“The best way of tackling this is to work with scrap metal dealers so the thieves who are taking the metals have nowhere to sell,” Hellam said. “What we really need to do is stop the market for stolen metal.”
The effect of the plunder can go far beyond the economic. In December, thieves took 100 yards of cabling from a generator in a hospital in Llandough, Wales, forcing doctors to cancel 81 operations, including several for cancer patients.
In another brazen attack, the attempted theft of a communications cable in Hertfordshire knocked out phone and Internet access across a broad swath of the southern part of the county, including at the control center of the local constabulary. Police had to switch over to backup systems to make sure they didn’t miss emergency calls.
The thieves themselves can be at risk of dire consequences: Ten people have been killed in the last year filching metal, many of them electrocuted while trying to yank out cables alongside rail lines or at power stations. Public sympathy has not been high.
With police resources stretched thin, some potential victims have had to come up with their own solutions for protecting themselves. Just ask the congregation of St. Andrew’s Church in the community of Hornchurch on the outskirts of London.
Like St. Mary’s in Hatfield Broad Oak, St. Andrew’s belongs to the Diocese of Chelmsford in southeastern England, which reported nearly 100 instances of metal theft in 2011, making it the hardest-hit diocese in all of Britain during a record year for such crimes.
The glittering prize at St. Andrew’s, a drafty stone building dating back to medieval times, is its copper-covered roof. More than a century old, it managed to survive a bomb that landed perilously close during the Blitz in World War II. But it was defenseless against the thieves who started ripping off pieces in April.
During one especially bad week in the summer, thieves struck three times. So parishioners decided to take turns spending the night in the church to catch raiders red-handed. They bedded down in the chancel and used flashlights after dark to keep as inconspicuous as possible.
“You don’t fully appreciate how cold this church can get until you sleep here through the night,” Andy Losq, the organist, said.
Only once did the sentry squad catch a pair of would-be robbers in the act. After the men clambered onto the church roof, the self-appointed guards hidden inside alerted police, who arrested one of them. The other fled.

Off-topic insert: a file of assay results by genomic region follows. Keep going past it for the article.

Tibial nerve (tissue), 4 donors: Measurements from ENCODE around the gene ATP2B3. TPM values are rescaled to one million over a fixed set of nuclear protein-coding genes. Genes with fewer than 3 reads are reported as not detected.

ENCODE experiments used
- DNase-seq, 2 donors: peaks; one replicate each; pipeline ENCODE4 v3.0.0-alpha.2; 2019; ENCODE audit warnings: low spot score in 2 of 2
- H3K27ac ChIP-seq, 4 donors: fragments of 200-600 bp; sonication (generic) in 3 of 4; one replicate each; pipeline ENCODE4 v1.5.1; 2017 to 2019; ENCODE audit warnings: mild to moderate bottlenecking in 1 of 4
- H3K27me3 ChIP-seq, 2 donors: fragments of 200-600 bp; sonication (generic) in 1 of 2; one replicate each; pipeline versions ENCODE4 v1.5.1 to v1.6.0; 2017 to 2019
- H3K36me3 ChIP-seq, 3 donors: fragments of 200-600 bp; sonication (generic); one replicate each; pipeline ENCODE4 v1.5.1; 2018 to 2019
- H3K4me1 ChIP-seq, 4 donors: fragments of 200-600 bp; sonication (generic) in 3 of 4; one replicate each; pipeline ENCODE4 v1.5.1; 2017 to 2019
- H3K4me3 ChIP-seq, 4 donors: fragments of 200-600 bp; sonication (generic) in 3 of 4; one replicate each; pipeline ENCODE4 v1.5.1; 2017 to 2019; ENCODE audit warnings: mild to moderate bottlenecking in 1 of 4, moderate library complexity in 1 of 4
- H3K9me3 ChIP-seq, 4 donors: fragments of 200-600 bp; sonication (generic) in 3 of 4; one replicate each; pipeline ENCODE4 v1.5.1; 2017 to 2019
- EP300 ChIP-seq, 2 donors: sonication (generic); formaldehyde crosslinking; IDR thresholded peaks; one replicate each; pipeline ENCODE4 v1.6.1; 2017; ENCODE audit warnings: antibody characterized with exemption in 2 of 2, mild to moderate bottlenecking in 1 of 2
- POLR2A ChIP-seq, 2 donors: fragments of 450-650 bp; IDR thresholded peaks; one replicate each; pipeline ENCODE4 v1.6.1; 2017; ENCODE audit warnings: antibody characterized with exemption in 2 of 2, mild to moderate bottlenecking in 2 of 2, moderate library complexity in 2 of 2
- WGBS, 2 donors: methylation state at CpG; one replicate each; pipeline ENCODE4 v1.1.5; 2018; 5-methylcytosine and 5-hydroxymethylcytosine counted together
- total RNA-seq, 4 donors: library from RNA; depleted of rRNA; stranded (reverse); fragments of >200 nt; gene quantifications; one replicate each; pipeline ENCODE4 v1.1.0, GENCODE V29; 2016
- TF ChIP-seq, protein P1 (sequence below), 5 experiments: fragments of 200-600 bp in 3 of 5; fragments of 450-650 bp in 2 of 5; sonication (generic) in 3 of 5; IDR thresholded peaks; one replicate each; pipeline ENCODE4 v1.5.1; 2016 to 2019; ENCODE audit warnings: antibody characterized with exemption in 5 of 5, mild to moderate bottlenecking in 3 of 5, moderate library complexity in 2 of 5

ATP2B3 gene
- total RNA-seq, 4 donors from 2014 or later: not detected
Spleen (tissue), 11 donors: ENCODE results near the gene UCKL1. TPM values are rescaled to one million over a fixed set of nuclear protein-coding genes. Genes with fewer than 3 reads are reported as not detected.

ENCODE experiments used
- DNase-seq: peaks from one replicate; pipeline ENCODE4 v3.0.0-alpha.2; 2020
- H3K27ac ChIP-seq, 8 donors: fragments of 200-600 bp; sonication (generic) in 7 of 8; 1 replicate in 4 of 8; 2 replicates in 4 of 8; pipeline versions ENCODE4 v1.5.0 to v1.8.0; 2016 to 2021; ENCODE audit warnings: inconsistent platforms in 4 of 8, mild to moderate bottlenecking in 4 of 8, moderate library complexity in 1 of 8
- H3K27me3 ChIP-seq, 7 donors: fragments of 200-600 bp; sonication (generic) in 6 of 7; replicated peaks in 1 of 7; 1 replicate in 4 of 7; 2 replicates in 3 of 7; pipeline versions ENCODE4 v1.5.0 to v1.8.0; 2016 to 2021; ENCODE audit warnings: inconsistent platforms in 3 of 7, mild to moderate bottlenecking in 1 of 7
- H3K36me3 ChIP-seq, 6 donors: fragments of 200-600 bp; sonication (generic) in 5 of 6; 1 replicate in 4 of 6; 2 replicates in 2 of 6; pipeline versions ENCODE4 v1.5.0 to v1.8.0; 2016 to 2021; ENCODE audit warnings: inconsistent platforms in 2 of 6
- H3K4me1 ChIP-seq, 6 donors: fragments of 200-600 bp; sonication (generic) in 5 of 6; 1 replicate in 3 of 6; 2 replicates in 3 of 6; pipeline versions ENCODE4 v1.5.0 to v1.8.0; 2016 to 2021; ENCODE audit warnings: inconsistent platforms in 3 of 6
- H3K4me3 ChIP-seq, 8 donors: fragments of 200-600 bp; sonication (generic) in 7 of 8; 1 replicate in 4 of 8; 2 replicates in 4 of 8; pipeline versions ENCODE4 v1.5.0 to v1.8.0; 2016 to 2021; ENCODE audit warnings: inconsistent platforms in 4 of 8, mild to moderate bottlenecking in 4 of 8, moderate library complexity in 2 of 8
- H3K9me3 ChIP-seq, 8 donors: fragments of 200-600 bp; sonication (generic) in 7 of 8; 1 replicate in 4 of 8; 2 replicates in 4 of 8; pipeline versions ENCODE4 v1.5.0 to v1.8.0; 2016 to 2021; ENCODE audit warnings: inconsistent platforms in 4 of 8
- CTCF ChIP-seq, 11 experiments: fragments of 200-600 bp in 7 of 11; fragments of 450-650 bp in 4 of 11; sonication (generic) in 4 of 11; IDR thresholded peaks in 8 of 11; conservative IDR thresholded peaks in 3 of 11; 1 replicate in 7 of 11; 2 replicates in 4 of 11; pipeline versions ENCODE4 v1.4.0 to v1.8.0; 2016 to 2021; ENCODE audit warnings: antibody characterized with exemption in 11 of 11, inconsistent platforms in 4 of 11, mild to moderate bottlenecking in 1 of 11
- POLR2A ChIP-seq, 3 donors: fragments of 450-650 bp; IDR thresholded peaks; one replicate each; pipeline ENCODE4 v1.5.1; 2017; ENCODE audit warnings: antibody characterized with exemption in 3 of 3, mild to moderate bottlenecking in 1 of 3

At least a quarter of the copper roof has been stolen, which led to another disaster in October when heavy rains soaked through the exposed wooden ceiling and flooded the organ below. The instrument is out of commission as it awaits repairs costing about $24,000.
“I know this organ inside out. This is the instrument I learned on as a child, so it’s an instrument that’s close to my heart,” Losq said. “It was like being violated, really.”
An alarm system installed at St. Andrew’s a few months ago seems to be doing the trick in preventing more thefts. Attacks on St. Mary’s in Hatfield Broad Oak have also tailed off since the church added its security system. But a third of its lead roof is already gone and will cost tens of thousands of dollars to replace.
“As a child, you always imagined that people didn’t steal things from churches, because as they walked out they’d be struck down by a lightning bolt from God,” said Mike Nash, the longtime treasurer of St. Mary’s. “It’s a desecration of something that’s sacred to a lot of people.”
Wormell, St. Mary’s vicar, wants to avoid drastic security measures, such as setting up surveillance cameras around the church’s perimeter.
“There’s that balance between keeping it an open place that anyone can come into but also keeping it secure enough so that no one walks off with it,” she said. “This is a church, not a fortress.”